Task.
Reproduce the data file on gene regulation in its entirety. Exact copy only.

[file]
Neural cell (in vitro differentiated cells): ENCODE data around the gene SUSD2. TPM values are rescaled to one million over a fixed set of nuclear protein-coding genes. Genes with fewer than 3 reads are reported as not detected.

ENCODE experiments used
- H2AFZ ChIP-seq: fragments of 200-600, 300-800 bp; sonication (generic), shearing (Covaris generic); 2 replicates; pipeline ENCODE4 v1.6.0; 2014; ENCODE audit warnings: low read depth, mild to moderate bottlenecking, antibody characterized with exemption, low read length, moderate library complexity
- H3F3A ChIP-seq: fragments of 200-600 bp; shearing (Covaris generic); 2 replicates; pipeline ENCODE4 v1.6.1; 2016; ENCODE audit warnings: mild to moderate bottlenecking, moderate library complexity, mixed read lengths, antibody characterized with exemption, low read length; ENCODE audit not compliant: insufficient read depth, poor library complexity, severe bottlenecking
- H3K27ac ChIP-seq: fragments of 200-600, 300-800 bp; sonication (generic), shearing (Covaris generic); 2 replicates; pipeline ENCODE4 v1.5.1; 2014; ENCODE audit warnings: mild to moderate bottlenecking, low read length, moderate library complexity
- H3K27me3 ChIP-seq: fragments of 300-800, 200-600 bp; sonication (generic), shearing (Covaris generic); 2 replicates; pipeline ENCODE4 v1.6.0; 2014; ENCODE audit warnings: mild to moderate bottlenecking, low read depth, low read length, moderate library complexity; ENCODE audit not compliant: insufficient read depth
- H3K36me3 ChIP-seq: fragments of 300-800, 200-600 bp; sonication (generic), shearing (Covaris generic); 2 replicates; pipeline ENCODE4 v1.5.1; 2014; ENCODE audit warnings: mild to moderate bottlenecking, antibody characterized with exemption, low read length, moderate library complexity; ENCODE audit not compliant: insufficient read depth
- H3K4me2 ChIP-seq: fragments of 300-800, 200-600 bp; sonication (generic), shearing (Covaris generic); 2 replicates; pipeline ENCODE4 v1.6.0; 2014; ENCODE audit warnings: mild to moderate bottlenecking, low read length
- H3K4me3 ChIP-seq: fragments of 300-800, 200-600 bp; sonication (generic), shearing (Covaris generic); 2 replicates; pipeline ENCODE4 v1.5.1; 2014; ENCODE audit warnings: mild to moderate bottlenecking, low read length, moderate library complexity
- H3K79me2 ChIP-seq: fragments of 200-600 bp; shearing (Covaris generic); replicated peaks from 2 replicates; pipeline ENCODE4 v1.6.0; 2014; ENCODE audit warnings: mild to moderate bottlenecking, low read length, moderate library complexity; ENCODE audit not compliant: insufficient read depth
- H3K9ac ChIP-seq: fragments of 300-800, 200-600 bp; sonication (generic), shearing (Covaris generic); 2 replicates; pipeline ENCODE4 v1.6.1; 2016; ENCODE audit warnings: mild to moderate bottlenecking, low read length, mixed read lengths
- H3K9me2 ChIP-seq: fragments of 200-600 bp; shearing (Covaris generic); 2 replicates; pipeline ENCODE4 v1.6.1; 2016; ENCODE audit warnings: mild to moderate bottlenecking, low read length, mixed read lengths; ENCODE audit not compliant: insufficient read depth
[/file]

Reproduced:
Neural cell (in vitro differentiated cells): ENCODE data around the gene SUSD2. TPM values are rescaled to one million over a fixed set of nuclear protein-coding genes. Genes with fewer than 3 reads are reported as not detected.

ENCODE experiments used
- H2AFZ ChIP-seq: fragments of 200-600, 300-800 bp; sonication (generic), shearing (Covaris generic); 2 replicates; pipeline ENCODE4 v1.6.0; 2014; ENCODE audit warnings: low read depth, mild to moderate bottlenecking, antibody characterized with exemption, low read length, moderate library complexity
- H3F3A ChIP-seq: fragments of 200-600 bp; shearing (Covaris generic); 2 replicates; pipeline ENCODE4 v1.6.1; 2016; ENCODE audit warnings: mild to moderate bottlenecking, moderate library complexity, mixed read lengths, antibody characterized with exemption, low read length; ENCODE audit not compliant: insufficient read depth, poor library complexity, severe bottlenecking
- H3K27ac ChIP-seq: fragments of 200-600, 300-800 bp; sonication (generic), shearing (Covaris generic); 2 replicates; pipeline ENCODE4 v1.5.1; 2014; ENCODE audit warnings: mild to moderate bottlenecking, low read length, moderate library complexity
- H3K27me3 ChIP-seq: fragments of 300-800, 200-600 bp; sonication (generic), shearing (Covaris generic); 2 replicates; pipeline ENCODE4 v1.6.0; 2014; ENCODE audit warnings: mild to moderate bottlenecking, low read depth, low read length, moderate library complexity; ENCODE audit not compliant: insufficient read depth
- H3K36me3 ChIP-seq: fragments of 300-800, 200-600 bp; sonication (generic), shearing (Covaris generic); 2 replicates; pipeline ENCODE4 v1.5.1; 2014; ENCODE audit warnings: mild to moderate bottlenecking, antibody characterized with exemption, low read length, moderate library complexity; ENCODE audit not compliant: insufficient read depth
- H3K4me2 ChIP-seq: fragments of 300-800, 200-600 bp; sonication (generic), shearing (Covaris generic); 2 replicates; pipeline ENCODE4 v1.6.0; 2014; ENCODE audit warnings: mild to moderate bottlenecking, low read length
- H3K4me3 ChIP-seq: fragments of 300-800, 200-600 bp; sonication (generic), shearing (Covaris generic); 2 replicates; pipeline ENCODE4 v1.5.1; 2014; ENCODE audit warnings: mild to moderate bottlenecking, low read length, moderate library complexity
- H3K79me2 ChIP-seq: fragments of 200-600 bp; shearing (Covaris generic); replicated peaks from 2 replicates; pipeline ENCODE4 v1.6.0; 2014; ENCODE audit warnings: mild to moderate bottlenecking, low read length, moderate library complexity; ENCODE audit not compliant: insufficient read depth
- H3K9ac ChIP-seq: fragments of 300-800, 200-600 bp; sonication (generic), shearing (Covaris generic); 2 replicates; pipeline ENCODE4 v1.6.1; 2016; ENCODE audit warnings: mild to moderate bottlenecking, low read length, mixed read lengths
- H3K9me2 ChIP-seq: fragments of 200-600 bp; shearing (Covaris generic); 2 replicates; pipeline ENCODE4 v1.6.1; 2016; ENCODE audit warnings: mild to moderate bottlenecking, low read length, mixed read lengths; ENCODE audit not compliant: insufficient read depth